Alaska Justice Forum 18(1), Spring 2001
The Spring 2001 issue of the Alaska Justice Forum presents articles on hate or bias crimes and existing laws regarding hate crime, both federal and state; hate crime incident reported in Anchorage in 1999; and corrections populations in mid-2000, with the U.S. now incarcerating people at a higher rate than any other country.
"Hate Crimes: An Overview of Numbers and Statutes"
Since 1990 the Federal Bureau of Investigation has assembled figures on hate crimes from law enforcement agencies throughout the country. In Alaska only the Anchorage Police Department participates in this reporting program, which is voluntary for police departments; and in fact many participating agencies submitted reports which claimed the occurrence of no incidents showing a bias motivation. This article examines available figures in hate or bias crimes and reviews existing laws regarding hate crime, both federal and state.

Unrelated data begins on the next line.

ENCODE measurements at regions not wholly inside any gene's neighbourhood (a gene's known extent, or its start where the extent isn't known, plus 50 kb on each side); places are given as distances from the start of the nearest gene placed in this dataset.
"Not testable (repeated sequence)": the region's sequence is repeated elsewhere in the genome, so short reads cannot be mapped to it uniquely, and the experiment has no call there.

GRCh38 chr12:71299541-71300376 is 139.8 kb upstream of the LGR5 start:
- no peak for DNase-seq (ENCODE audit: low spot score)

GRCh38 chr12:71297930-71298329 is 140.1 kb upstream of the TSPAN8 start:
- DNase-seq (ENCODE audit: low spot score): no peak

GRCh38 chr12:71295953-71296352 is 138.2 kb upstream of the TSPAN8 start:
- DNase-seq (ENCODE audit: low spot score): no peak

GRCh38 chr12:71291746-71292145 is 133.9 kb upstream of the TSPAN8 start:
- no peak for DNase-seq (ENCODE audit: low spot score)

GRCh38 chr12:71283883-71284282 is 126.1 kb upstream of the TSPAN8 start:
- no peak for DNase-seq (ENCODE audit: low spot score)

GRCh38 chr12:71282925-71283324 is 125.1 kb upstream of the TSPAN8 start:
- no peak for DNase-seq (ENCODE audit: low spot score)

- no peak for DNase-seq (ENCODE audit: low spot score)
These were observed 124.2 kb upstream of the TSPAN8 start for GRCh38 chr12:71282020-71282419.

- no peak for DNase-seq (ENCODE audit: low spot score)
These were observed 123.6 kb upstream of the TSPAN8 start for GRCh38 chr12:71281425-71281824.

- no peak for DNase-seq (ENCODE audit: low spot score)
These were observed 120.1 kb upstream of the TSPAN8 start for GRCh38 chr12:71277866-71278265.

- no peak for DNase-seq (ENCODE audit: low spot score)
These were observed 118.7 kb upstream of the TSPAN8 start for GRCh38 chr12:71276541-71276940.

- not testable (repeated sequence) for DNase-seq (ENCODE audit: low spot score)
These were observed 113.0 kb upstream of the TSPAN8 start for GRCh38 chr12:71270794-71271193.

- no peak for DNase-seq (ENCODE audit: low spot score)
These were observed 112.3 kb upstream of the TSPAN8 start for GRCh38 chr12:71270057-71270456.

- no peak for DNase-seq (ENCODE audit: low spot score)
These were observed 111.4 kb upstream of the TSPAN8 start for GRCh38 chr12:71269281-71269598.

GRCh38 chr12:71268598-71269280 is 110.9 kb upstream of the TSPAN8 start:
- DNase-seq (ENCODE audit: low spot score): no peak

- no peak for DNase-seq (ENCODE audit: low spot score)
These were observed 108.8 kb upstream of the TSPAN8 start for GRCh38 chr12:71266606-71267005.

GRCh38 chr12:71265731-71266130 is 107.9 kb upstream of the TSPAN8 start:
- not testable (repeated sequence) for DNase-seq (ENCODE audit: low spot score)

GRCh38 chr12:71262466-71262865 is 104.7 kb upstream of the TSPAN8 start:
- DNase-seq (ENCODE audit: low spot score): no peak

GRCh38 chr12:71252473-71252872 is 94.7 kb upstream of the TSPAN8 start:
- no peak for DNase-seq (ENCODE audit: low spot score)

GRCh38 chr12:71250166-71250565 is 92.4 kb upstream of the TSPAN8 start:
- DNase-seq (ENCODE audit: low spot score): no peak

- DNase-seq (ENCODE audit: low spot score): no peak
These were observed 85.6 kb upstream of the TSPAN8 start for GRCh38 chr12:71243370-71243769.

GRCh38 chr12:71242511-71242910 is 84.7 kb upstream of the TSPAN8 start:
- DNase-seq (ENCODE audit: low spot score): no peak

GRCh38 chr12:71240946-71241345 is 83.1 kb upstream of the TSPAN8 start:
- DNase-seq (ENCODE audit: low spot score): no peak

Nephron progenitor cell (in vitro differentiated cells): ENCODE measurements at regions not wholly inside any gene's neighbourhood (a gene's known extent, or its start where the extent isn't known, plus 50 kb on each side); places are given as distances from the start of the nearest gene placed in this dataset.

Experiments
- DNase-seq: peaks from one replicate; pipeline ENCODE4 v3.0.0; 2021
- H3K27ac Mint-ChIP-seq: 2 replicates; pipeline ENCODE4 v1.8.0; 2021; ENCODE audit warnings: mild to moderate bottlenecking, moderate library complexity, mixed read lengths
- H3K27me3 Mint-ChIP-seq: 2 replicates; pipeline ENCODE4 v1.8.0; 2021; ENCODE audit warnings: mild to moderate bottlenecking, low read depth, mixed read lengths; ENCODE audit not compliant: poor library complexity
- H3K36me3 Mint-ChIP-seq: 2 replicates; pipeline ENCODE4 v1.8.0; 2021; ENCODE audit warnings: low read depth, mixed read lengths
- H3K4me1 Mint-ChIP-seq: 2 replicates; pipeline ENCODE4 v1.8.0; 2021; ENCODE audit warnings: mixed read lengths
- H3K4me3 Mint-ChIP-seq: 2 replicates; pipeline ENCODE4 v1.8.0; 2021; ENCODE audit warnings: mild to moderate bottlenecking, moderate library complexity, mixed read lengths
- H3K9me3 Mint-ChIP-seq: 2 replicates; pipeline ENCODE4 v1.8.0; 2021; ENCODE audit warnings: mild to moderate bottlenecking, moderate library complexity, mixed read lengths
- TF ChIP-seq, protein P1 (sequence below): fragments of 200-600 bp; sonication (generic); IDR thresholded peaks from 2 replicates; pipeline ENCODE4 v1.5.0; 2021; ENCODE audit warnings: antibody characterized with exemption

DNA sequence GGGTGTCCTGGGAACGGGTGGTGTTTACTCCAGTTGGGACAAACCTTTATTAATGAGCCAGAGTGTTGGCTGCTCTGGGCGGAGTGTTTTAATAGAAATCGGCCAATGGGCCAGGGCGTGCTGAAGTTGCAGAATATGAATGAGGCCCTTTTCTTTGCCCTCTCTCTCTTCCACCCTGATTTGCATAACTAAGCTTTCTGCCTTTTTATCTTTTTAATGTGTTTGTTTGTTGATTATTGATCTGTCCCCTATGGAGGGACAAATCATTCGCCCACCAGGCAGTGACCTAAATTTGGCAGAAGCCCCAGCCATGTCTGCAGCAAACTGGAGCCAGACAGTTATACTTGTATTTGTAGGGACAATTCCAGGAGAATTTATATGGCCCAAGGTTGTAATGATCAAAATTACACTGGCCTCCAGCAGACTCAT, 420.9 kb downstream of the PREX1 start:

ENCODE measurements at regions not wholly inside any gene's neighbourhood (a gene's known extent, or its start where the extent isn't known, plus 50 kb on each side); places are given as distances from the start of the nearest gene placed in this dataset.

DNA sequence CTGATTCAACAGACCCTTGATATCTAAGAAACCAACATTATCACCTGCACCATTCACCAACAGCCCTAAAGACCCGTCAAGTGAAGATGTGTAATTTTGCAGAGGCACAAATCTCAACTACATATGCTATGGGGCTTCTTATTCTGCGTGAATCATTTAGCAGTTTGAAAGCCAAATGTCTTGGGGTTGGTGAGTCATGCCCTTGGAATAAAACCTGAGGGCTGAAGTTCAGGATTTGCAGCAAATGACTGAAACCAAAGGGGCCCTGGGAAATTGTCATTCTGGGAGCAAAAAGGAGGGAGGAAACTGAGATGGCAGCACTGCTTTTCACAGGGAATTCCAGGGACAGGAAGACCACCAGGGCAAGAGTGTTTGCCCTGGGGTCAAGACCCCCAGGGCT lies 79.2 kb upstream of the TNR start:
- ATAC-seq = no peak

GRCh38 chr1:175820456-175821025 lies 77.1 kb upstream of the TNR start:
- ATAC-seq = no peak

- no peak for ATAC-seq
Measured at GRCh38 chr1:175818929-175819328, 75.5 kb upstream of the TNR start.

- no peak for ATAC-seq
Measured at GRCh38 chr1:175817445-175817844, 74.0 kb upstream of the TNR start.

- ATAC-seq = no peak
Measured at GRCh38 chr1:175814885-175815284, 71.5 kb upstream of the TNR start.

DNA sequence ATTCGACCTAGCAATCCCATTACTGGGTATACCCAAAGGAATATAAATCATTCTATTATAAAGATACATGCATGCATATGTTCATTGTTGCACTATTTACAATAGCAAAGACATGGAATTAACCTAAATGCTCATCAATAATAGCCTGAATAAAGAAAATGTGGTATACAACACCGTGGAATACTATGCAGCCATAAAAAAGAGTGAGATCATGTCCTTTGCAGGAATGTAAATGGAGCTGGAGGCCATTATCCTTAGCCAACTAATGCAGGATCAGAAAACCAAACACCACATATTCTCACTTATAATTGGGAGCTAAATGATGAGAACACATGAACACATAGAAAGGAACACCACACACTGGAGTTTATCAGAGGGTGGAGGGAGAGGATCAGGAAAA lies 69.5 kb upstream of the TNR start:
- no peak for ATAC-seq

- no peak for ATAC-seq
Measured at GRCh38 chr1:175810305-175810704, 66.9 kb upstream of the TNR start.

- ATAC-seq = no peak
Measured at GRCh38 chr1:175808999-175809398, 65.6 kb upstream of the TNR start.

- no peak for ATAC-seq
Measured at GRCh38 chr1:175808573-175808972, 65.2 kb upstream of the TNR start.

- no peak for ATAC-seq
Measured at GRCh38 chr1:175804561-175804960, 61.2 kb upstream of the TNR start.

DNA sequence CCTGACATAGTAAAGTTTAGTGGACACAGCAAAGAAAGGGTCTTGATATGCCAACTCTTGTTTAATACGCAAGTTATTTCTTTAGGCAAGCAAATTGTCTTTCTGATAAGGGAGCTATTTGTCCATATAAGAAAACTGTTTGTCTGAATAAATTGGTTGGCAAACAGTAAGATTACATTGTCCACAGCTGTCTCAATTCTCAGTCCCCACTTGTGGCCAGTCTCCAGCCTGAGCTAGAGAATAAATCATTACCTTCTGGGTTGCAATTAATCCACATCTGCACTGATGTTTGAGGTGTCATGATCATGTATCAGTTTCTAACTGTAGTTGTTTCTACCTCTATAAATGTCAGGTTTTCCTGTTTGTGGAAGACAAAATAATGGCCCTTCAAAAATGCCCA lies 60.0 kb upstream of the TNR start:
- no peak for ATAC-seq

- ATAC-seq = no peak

"Incidents Revealing Bias: Anchorage, 1999"
Anchorage Police Department is the only law enforcement agency in the state currently participating in the FBI hate crime data collection effort. This article describes the five incidents from APD records reported under the FBI protocol as hate crimes in 1999. Hate or bias crimes per se do not exist under Alaska law, and so none of the incidents discussed was charged or prosecuted as a hate crime. In fact, only one of these five incidents described-an assault case-resulted in arrest.
"Corrections Populations: Mid-2000"
The United States now has one of the largest prison populations in the world and incarcerates people at a higher rate than any other country-702 persons per 100,000 population were held in prisons and jails at midyear 2000. While Alaska's rate of incarceration is lower than in the nation as a whole-336 per 100,000-its prison population has increased over 70 per cent from 1990 to midyear 2000.